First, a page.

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    ABSTRACT: The Strategic Group of Advisory Experts (SAGE) on immunization is an independent advisory committee with a mandate to advise the World Health Organization (WHO) on the development of vaccine and immunization related policies. SAGE working groups are established on a time-limited basis to review and provide evidence-based recommendations, together with their implications, for open deliberation and decision-making by SAGE. In making its recommendations, SAGE takes into consideration: the epidemiologic and clinical characteristics of the disease; vaccine and immunization characteristics; economic analysis; health system considerations; the existence of and interaction with other intervention and control strategies; costing and social impacts; and legal and ethical concerns. Since 1998, WHO has produced evidence-based vaccine position papers for use primarily by national public health officials and immunization programme managers. Since April 2006 all new or updated position papers have been based on SAGE recommendations. The Grading of Recommendations Assessment, Development and Evaluation (GRADE) approach has been adopted by WHO and, since 2008, GRADE tables that rate the quality of evidence have been produced in support of key recommendations. SAGE previously expressed concern that GRADE was not ideally suited to many immunization-specific issues such as the vaccine population level effect and the inclusion of surveillance system data, particularly for vaccine safety. Extensive productive interactions with various advisory groups including the US Advisory Committee on Immunization Practices, the European Centres for Disease Control, the German Standing Committee on Vaccination (STIKO), WHO's Global Advisory Committee on Vaccine Safety and the GRADE working group resulted in key enhancements to accommodate vaccine-relevant evidence. This facilitated integration and acceptability of the GRADE approach in the development of immunization related SAGE and WHO recommendations. Ongoing utilisation should result in further fine-tuning of the approach to ensure that recommendations are based on the full range of appropriate evidence.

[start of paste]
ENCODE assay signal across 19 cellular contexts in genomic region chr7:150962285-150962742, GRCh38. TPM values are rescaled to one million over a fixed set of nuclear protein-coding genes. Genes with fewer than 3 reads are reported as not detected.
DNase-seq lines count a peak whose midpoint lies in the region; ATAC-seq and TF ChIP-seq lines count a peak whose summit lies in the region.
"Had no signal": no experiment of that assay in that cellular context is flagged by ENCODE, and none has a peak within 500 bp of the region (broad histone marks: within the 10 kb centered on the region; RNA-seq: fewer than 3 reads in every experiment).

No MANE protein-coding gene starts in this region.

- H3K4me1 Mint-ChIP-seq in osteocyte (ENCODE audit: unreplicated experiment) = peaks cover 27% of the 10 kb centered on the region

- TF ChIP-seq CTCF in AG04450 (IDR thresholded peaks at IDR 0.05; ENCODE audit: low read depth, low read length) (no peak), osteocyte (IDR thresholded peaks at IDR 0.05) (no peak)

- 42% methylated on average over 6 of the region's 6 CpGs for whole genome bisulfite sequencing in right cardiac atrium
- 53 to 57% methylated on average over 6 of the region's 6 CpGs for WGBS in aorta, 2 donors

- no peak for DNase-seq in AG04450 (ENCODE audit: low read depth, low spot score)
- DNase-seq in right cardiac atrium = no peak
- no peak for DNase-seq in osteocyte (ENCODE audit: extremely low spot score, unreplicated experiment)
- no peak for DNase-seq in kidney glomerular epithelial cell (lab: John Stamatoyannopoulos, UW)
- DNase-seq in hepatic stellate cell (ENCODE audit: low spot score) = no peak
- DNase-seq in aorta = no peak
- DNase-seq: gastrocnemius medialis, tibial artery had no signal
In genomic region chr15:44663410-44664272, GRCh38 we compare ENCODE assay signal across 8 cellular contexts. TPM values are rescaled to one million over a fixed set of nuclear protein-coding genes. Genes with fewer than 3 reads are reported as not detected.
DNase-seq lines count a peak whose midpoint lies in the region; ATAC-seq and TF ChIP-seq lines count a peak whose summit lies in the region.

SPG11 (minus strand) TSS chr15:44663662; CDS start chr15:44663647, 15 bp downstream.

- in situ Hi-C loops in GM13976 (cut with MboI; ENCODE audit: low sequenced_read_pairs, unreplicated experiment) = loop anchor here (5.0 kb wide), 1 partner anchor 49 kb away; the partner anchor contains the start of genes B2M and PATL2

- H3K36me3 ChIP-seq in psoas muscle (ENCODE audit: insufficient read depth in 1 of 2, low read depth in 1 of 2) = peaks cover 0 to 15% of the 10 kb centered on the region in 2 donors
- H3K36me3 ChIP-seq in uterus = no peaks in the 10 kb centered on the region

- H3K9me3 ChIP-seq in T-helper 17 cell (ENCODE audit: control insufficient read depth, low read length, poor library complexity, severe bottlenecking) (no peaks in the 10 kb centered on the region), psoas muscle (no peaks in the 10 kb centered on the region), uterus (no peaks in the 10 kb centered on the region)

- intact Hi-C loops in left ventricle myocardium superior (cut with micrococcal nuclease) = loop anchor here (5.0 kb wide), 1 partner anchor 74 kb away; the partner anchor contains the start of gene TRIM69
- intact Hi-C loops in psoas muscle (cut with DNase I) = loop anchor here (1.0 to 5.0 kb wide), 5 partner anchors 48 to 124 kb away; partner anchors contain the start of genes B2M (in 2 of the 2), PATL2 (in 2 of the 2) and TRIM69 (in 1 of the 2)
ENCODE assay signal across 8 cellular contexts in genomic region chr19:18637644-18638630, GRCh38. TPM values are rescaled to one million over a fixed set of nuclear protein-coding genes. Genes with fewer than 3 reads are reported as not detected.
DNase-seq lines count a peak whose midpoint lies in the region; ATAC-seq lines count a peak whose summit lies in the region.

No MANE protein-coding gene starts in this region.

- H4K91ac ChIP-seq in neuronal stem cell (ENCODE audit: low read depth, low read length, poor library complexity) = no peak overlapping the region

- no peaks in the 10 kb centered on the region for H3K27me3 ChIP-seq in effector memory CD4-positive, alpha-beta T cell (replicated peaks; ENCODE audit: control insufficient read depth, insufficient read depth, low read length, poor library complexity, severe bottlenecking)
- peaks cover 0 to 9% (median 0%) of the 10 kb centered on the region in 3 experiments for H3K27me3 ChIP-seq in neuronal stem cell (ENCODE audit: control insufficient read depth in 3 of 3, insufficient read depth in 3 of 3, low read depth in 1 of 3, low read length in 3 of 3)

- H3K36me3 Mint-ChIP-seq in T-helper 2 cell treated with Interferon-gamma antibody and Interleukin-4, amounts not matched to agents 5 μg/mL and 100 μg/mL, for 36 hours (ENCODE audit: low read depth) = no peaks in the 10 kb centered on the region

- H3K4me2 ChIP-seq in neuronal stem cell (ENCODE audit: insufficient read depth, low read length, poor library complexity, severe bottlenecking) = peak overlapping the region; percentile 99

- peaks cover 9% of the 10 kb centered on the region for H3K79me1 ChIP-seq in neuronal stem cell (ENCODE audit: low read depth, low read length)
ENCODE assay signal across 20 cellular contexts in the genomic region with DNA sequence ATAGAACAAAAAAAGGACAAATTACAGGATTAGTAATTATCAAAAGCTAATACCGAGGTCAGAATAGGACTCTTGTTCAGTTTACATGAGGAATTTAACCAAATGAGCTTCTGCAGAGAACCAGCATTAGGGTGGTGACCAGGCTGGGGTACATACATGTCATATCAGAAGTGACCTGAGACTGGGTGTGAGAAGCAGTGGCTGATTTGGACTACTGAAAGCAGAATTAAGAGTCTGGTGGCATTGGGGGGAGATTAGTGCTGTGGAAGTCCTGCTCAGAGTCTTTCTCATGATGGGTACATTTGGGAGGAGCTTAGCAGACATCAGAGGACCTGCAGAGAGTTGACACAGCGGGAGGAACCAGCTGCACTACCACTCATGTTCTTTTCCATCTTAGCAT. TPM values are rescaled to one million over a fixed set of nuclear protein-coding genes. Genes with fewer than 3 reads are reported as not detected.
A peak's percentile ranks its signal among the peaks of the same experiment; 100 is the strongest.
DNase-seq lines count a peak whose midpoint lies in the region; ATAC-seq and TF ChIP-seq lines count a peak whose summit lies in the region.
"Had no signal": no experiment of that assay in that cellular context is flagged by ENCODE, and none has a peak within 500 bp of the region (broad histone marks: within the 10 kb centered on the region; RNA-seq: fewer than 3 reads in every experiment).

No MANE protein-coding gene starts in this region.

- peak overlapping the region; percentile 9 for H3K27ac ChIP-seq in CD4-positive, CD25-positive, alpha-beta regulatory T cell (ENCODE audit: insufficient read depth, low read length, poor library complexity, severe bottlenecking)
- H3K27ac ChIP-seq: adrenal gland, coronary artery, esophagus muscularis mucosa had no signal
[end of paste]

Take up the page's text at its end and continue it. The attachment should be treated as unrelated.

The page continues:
Vaccine 03/2012; · 3.77 Impact Factor

Publication Stats

12k Citations
2,380.29 Total Impact Points


  • 1988–2014
    • University of California, Berkeley
      • • Division of Epidemiology
      • • School of Public Health
      Berkeley, California, United States
  • 2013
    • AIIMS Bhopal All India Institute of Medical Sciences
      Bhopal, Madhya Pradesh, India
  • 2012
    • University of Berkley
      Berkley, Michigan, United States
    • Institut National de Santé Publique du Québec (INSPQ)
      Québec, Quebec, Canada
  • 2011
    • Florida International University
      • Robert Stempel College of Public Health and Social Work
      Miami, Florida, United States
    • Santa Casa Medicine School, São Paulo
      • Departamento de Medicina Social
      São Paulo, Estado de Sao Paulo, Brazil
  • 2010–2011
    • Public Health research Institute, India
      Davis, California, United States
    • University of Newcastle
      Newcastle, New South Wales, Australia
  • 1998–2011
    • University of California, San Francisco
      • • Division of Hospital Medicine
      • • Division of General Internal Medicine
      San Francisco, CA, United States
  • 1982–2010
    • Centers for Disease Control and Prevention
      • • Division of Bacterial Diseases
      • • Division of HIV/AIDS Prevention, Intervention and Support
      Druid Hills, GA, United States
  • 2009
    • San Francisco Department of Public Health
      San Francisco, California, United States
    • McGill University
      • Department of Epidemiology, Biostatistics and Occupational Health
      Montréal, Quebec, Canada
  • 2007
    • McGill University Health Centre
      Montréal, Quebec, Canada
    • Asha Hospitals
      Bhaganagar, Andhra Pradesh, India
  • 2002–2006
    • National Institute of Allergy and Infectious Diseases
      Maryland, United States
  • 2005
    • Minnesota Department of Health
      Saint Paul, Minnesota, United States
    • Yale-New Haven Hospital
      New Haven, Connecticut, United States
    • Ministry of Health, Uganda
      Kampala, Central Region, Uganda
    • Mahatma Gandhi Institute of Medical Sciences
      • Department of Medicine
      Wardha, State of Maharashtra, India
  • 2000
    • Centro Nacional De Investigaciones En Salud Materno Infantil (Cenismi)
      Santo Domingo Pueblo, New Mexico, United States
  • 1991
    • Kaiser Permanente
      Oakland, California, United States
  • 1984
    • U.S. Department of Health and Human Services
      Washington, Washington, D.C., United States